Bangabandhu was unique in achieving thousands years old long cherished goal. And that is why, Bangabandhu is the greatest Bangalee of the all times, the founder of the Bangalee nation based state, the architect of the Independent Bangladesh and the father of the Nation of Bangladesh. Bangladesh and Bangabandhu are inseparable. As long as Bangladesh remains, the name of Bangabandhu will also remain. The conspiracy to undermine  Bangabandhu in the chronicles of Bangladesh has never been successful, rather the conspirators themselves were thrown in the garbage of the history.

Caption: Bangabandhu delivering the historic 7 March speech at the then Racecourse Maidan

The 7 March speech, the ground breaking event towards achieving the most coveted freedom, has tagged Bangabandhu as the ‘poet of politics’. Bangabandhu delivered a huge number of   speeches throughout his political life. He was an extra-ordinary orator. Each and every speech delivered by him was a poem. The best masterpiece was the 7 March Speech. His political acumen, charismatic leadership, undisputed command, sagacious thinking, profound wisdom, tower personality, invincible courage, indomitable spirit, sky high confidence --- everything was in climax while he was delivering the speech. The freedom fighters during the War of Liberation used to listen to this speech to boost up their moral strength. Even after half a century, whenever we listen to this iconic speech, we feel a stirring in our blood. The wording of this speech is tied in a miracle way that, not a single unit can be changed. No one would be able to put pen on it changing even a word. Whenever we read it, we find it as an extra-ordinarily inspiring poem, not prose.

Along with an exceptional skill of making a prompt public address, Bangabandhu was also blessed with an enormous potentiality of writing. We see his journalistic zeal in the then Daily Ittehad and other newspapers and periodicals. We also witness Bangabandh's distinctive  creative writing spirit in his autobiography “Oshomapto Attojiboni” (Unfinished Memoirs), “Karagarer Rojnamcha” (Prison Daily Life Diary) ( daily life diary written Bangabandh during  his about 13 years imprisoned life) and “Amar Dekha Naya Chin” (The New China as I Saw), “Pakistani intelligence report on Father of the Nation”  and “Smritikatha” (memoirs) (compilation yet to complete).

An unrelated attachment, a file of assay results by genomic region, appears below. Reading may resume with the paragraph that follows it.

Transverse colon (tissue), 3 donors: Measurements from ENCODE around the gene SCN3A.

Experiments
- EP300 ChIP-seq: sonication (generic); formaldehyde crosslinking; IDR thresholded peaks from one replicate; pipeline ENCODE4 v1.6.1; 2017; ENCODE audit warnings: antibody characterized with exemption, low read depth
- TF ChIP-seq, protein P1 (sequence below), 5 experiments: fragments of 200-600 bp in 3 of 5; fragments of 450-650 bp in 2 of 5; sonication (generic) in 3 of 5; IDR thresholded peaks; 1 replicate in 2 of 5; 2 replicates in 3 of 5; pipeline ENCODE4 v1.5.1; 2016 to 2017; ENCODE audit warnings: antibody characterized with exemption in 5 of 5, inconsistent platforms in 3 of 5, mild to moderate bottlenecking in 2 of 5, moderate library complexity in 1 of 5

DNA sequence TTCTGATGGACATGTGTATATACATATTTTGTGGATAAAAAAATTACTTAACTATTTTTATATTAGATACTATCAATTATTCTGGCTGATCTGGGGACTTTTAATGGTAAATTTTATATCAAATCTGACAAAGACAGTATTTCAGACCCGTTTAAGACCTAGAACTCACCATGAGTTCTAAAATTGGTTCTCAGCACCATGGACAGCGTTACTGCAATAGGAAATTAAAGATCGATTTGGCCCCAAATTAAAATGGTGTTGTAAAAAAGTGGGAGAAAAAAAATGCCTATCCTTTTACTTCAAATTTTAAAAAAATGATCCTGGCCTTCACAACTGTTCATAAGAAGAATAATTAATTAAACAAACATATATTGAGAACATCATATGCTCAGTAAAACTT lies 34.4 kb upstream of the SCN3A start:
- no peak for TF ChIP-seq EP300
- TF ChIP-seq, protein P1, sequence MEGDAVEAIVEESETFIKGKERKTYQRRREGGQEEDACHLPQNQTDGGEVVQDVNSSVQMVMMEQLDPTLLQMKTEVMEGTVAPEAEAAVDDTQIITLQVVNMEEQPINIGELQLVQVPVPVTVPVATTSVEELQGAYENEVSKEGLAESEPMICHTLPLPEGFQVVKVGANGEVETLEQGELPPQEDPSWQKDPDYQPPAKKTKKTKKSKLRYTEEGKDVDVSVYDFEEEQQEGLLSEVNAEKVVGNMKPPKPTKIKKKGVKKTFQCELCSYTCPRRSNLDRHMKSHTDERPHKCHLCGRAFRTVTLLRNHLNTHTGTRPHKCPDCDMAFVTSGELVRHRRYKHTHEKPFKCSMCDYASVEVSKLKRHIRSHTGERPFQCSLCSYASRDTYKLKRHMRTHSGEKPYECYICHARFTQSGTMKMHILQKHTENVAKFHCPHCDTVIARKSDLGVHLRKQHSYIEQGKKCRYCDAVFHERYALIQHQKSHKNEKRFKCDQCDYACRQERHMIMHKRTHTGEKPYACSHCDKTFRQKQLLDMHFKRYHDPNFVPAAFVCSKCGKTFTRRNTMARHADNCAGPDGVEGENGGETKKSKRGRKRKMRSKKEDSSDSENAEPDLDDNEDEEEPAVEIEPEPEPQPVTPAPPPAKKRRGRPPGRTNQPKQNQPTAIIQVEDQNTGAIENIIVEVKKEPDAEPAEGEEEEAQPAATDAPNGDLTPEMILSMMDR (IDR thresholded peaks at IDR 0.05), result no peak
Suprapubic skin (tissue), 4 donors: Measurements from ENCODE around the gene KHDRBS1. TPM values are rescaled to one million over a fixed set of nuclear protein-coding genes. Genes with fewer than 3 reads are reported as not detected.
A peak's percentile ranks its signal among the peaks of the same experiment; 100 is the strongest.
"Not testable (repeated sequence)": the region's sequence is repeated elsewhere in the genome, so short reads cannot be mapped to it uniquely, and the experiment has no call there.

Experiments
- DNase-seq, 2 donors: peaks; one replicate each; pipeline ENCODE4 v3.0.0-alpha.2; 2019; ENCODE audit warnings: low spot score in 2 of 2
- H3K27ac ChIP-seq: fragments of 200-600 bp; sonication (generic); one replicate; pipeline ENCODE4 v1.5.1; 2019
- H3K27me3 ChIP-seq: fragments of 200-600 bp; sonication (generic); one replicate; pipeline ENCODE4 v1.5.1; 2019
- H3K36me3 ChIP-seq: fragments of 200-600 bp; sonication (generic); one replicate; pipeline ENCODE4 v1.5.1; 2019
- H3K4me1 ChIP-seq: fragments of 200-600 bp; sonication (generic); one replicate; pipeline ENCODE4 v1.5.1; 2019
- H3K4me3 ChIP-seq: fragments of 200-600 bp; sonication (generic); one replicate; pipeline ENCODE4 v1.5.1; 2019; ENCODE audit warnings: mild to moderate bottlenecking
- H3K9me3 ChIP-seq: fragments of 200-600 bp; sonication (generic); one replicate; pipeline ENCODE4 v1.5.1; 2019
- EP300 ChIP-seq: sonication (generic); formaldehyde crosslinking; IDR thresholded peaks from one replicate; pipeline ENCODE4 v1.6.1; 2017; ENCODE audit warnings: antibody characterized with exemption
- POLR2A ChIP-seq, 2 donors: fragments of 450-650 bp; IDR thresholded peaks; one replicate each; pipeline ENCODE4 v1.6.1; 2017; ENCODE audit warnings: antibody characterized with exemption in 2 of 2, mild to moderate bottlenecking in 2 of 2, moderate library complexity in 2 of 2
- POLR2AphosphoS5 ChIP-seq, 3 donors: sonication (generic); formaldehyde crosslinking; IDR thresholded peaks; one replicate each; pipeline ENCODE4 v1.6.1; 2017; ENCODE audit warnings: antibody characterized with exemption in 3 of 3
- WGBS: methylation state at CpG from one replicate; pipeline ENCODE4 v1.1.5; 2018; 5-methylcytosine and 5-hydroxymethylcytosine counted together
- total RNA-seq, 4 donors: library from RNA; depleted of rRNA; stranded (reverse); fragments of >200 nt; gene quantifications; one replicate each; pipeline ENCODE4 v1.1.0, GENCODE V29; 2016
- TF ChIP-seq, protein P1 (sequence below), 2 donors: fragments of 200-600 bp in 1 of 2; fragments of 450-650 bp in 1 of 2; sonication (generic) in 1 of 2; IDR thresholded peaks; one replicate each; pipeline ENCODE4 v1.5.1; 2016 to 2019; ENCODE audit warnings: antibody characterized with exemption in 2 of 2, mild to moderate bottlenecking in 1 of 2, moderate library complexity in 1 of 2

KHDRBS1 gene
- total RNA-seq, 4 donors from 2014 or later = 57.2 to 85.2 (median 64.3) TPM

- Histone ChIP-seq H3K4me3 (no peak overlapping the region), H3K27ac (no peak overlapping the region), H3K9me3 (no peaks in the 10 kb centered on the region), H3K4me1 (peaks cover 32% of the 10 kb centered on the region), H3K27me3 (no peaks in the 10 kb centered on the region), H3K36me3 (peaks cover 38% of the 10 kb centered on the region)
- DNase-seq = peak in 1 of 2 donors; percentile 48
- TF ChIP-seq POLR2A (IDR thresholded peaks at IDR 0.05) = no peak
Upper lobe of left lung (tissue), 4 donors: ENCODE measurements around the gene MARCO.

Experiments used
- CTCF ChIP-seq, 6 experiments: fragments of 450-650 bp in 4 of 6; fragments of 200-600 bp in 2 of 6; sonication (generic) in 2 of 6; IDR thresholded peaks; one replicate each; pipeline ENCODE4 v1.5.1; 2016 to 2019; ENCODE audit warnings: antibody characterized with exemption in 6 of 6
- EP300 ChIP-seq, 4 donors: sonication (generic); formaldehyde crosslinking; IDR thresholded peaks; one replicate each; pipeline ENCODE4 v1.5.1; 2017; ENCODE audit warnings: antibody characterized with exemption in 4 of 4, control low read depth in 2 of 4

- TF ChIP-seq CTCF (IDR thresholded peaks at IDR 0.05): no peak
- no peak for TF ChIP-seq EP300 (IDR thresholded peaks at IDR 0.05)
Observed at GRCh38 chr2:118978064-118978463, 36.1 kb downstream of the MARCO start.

As a part of the under-graduate and graduate course syllabuses under the Department of English, the students have to go through detailed analysis of the 7 March Speech of Bangabandhu. The students are also to study some other world renowned speeches. These include  ‘The Gettysburg Address’ by U. S. President Abraham Lincoln, ‘I have a Dream’ by American Civil Rights Activist Martin Luther King  Jr. and ‘A  Long  Walk To Freedom’( autobiography and addresses) by South  African Anti-apartheid  Leader  Nelson Mandela. Some other epoch-making addresses come as references. Addresses by British Prime Minister Winston Churchill, Soviet Leader Vladimir Lenin, Founding Father of the People’s Republic of China Mao Tse-tung, Vietnamese Leader Ho Chi Minh, India’s Non-violent Resistance Movement Leader Mahatma Gandi and the First Indian Prime Minister Pandit Jawaharlal Nehru are notable.